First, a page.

The leaves are turning a bit early this year and we are gearing up for another winter season here at Greener Pastures. The “drought of 2015 has taken its toll on producers in our area. My neighbour stated to me that he has not seen it this dry in 55 years. Hay is very expensive so bale grazing is not looking like an economical feeding method this year. We have already booked 450 acres of cropland residues to graze this winter. We will be strip grazing on pea straw residue. When we start moving the cattle to the feed, (which makes sense because they have legs, and plants don’t) we need to worry about winter water for the herd.
Most years we do fine in my area allowing the animals to lick snow. It is my first choice. It is simple, cheap and usually quite reliable. If we have snow on the ground, or at least some still in the bush, I have let my cattle lick snow as a water source many times. Normally, I have had dry cows licking snow, but I have done this with bred heifers as well.
If you are thinking snow will work with cow-calf pairs, how do you think nature weans their offspring in the wild? If the cows are limited to water, their milk will dry off. If I have pairs, I normally like to have some kind of water source.
- More on the Canadian Cattlemen: Winter water systems for cattle
If I am dormant-season grazing on stockpiled forages or swath grazing, I feel that the animals are consuming much of their water requirements just by grazing. Each mouthful of forage also gives them a fair bit of snow. The forage is also high in moisture content. If they can “graze” most of their moisture, it does not take much time to “lick” the rest of their needs.
If I am bale grazing, snow still works, but the animals do not get as much of their moisture from grazing as the feed is quite dry and they are not getting mouthfuls of snow with each bite. In this situation, the quality of snow makes a difference. With poor snow, I recommend finding a water source while bale grazing. I have pushed it pretty hard with experienced cows who were bale grazing and drinking “crushed ice” as a water source.
Another option that I have used before is to just cut a hole in the ice of the dugout each day. Make sure you put a hot wire around the dugout to limit access so the animals cannot walk out into the middle of the dugout. That is a wreck just waiting to happen if you don’t. Your wire should cut across one end of the dugout where you have the hole cut to just allow access to the drinking hole. I would recommend a double wire electric fence system to make sure the cattle respect the fence — one hot wire and one ground wire.
Sometimes with residue grazing I need to come up with an actual water system. As I am on a different field each year, my system has to be portable. My first choice is a continuous-flow system. It is cheaper to pump water than it is to heat it. I have seen quite a few different styles of continuous flow. From a well, a dugout, a creek or a dam the water is pumped to a trough, a tire or a tank and then it is allowed to overflow back to the water source. The water is continuously moving so it does not freeze. It does not have to pump very fast as it is recycling 24-7.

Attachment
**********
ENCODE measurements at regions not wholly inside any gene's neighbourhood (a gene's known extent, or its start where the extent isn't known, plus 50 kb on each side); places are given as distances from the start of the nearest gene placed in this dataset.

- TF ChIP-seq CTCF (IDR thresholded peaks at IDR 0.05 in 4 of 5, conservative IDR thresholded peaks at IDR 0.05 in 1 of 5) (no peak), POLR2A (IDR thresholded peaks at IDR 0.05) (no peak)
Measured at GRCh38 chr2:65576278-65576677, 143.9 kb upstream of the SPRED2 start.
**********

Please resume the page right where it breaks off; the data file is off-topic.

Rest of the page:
In some cases my continuous flow has come from a well with a pressure system and flows to a water trough. In these cases, I simply use a hose to feed the trough that is partially controlled with a float valve. The float valve slows down the flow when the trough is full. The overflow goes out a drain on the far side, away from the cattle. As this is just overflowing on the ground, you need to set your trough up so that the ice builds up downhill, away from the cattle.
The trick to the float valve is to keep the water flowing when the trough fills up and the float valve shuts off. I drill a very small hole in the elbow just before the float. This allows the water in the hose to flow continuously at a small volume but with enough pressure to also stir the trough.
When the animals are drinking, the float opens and you have high volume when you need it. When the cattle are not drinking, you get low volume, and high pressure which stirs the water. At -35 C this system has not frozen up. There is no ice on the water at all. I would recommend protecting the float valve as I have had one broken off by the cattle.
The overflow has another perk. The hill becomes a great toboggan hill for my kids.
For this season, I will have pairs out on my residue grazing so I have modified one of my summer solar-powered water systems into a winter water system by replacing the float valve with a motion sensor. I also have to make sure there is a drain out the bottom of the trough that allows the trough to drain completely when no cattle are drinking. The downside to this system is that our winter has limited sunlight so this year I am adding extra solar panels and batteries to ramp up the system.
To set this up, I cut a hole in the ice, slide the pump into the water and insulate the hole with straw. You need to keep the water from freezing where the water line enters the water.
The other trick is to make sure the water line completely drains each time the pump shuts off. You can’t have any dips in the line between the trough and the pump. This system turns on with the motion sensor when the cattle come to drink, when they leave it turns off and then the water drains out of the trough via a drain hole.
These are just a few of the options that we have used here at Greener Pastures. I know there are more and if you use a different system, as long as it works, that’s great.
This article was originally entitled “What’s with winter water?” in the October 26 issue of Canadian Cattlemen.